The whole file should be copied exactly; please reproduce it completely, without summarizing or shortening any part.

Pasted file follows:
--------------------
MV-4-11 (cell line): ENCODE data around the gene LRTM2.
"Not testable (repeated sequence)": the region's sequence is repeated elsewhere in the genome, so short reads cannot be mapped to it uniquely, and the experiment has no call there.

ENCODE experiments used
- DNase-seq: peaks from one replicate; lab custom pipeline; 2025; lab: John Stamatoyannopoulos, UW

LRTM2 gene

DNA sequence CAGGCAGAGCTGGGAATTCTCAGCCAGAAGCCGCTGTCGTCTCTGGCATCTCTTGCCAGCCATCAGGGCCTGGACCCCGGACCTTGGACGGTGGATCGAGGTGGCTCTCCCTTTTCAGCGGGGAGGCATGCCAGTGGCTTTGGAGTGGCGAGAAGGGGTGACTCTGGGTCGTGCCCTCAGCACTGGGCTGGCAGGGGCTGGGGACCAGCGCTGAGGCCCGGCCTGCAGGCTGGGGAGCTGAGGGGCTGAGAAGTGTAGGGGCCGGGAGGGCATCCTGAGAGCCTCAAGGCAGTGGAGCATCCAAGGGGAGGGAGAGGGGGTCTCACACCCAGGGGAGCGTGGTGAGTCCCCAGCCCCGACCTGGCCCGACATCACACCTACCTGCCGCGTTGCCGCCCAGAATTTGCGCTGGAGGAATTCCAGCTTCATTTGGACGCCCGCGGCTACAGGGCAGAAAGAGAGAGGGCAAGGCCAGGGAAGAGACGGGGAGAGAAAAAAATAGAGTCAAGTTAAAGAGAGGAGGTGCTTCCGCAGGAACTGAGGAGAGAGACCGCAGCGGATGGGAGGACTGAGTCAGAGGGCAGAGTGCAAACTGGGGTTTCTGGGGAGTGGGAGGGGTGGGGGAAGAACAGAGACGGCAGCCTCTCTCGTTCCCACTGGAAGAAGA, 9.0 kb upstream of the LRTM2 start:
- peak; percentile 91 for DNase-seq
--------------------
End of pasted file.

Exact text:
MV-4-11 (cell line): ENCODE data around the gene LRTM2.
"Not testable (repeated sequence)": the region's sequence is repeated elsewhere in the genome, so short reads cannot be mapped to it uniquely, and the experiment has no call there.

ENCODE experiments used
- DNase-seq: peaks from one replicate; lab custom pipeline; 2025; lab: John Stamatoyannopoulos, UW

LRTM2 gene

DNA sequence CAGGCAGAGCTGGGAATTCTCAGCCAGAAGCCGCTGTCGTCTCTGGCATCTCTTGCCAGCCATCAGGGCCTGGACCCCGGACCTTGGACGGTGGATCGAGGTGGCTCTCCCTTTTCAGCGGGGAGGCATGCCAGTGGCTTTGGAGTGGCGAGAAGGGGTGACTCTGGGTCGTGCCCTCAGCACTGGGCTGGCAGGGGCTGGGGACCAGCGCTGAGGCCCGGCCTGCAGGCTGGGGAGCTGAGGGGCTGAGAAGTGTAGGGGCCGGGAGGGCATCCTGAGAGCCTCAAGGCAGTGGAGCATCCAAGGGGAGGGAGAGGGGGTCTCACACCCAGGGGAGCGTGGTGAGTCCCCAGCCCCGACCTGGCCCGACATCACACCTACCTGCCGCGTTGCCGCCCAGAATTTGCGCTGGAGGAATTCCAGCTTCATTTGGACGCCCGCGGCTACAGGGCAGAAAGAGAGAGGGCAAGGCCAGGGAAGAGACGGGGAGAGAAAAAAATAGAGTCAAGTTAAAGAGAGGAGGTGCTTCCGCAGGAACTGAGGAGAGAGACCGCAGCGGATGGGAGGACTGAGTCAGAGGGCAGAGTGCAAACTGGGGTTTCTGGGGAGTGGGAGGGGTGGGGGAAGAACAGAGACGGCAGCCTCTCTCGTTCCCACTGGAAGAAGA, 9.0 kb upstream of the LRTM2 start:
- peak; percentile 91 for DNase-seq